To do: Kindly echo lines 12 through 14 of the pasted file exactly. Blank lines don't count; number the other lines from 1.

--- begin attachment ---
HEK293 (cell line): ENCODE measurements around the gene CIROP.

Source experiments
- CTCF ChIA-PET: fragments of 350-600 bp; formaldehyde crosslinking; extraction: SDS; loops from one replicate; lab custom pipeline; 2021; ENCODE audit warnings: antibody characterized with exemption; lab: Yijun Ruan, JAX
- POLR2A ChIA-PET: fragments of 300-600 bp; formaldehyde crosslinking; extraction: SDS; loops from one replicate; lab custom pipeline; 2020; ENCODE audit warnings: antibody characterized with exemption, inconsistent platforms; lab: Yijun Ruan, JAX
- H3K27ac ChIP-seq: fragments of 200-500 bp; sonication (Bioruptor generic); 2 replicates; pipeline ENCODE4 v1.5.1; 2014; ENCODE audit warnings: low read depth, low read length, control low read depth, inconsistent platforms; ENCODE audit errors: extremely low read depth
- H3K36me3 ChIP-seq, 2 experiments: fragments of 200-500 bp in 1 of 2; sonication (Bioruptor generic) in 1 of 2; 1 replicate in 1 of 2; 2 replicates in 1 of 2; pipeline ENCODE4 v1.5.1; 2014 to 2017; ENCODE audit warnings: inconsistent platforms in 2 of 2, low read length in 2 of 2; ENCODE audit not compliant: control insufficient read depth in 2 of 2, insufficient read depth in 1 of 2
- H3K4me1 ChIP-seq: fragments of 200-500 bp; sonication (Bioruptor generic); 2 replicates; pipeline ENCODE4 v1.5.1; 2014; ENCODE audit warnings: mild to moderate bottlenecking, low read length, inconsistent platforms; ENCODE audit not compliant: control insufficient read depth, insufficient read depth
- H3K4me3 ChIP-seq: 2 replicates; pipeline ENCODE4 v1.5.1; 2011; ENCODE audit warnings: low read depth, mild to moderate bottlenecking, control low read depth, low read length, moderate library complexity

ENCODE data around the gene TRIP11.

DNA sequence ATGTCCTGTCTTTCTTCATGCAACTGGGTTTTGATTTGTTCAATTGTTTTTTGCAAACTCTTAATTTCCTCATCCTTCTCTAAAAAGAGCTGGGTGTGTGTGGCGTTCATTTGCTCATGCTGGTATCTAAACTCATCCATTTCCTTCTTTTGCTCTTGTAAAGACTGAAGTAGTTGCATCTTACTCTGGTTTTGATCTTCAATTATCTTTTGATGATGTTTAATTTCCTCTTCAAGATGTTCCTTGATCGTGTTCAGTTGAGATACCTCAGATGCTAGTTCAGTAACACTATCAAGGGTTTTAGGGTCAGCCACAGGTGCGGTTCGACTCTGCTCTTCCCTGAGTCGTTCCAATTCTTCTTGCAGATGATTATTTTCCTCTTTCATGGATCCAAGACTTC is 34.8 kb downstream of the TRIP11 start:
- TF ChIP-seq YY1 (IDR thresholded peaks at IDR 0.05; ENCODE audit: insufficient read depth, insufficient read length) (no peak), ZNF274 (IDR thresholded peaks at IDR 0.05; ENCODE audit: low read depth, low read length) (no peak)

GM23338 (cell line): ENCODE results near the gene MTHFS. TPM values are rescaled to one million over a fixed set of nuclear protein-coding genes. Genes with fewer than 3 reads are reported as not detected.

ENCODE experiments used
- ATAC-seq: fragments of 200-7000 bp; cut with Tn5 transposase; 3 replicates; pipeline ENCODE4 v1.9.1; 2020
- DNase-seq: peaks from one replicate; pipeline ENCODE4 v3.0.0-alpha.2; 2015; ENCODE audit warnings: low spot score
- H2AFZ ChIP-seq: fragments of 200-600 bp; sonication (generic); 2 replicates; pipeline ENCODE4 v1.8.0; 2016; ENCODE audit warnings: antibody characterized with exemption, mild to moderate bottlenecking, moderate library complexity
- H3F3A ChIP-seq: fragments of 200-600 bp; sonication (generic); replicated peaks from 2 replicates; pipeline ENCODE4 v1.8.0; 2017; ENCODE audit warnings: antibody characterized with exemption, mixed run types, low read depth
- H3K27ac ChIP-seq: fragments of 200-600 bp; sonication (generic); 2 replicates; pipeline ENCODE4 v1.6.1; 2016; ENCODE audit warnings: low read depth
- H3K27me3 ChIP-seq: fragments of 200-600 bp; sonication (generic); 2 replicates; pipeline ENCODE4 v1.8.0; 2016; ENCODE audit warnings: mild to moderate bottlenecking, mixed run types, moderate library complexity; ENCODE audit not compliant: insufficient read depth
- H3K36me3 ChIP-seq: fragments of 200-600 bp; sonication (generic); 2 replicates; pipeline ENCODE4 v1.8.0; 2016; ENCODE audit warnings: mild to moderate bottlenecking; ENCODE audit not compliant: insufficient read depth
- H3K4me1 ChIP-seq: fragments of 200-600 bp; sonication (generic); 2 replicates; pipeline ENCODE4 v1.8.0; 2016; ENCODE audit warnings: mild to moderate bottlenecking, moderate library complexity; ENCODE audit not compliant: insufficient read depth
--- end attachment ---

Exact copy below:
GM23338 (cell line): ENCODE results near the gene MTHFS. TPM values are rescaled to one million over a fixed set of nuclear protein-coding genes. Genes with fewer than 3 reads are reported as not detected.

ENCODE experiments used
- ATAC-seq: fragments of 200-7000 bp; cut with Tn5 transposase; 3 replicates; pipeline ENCODE4 v1.9.1; 2020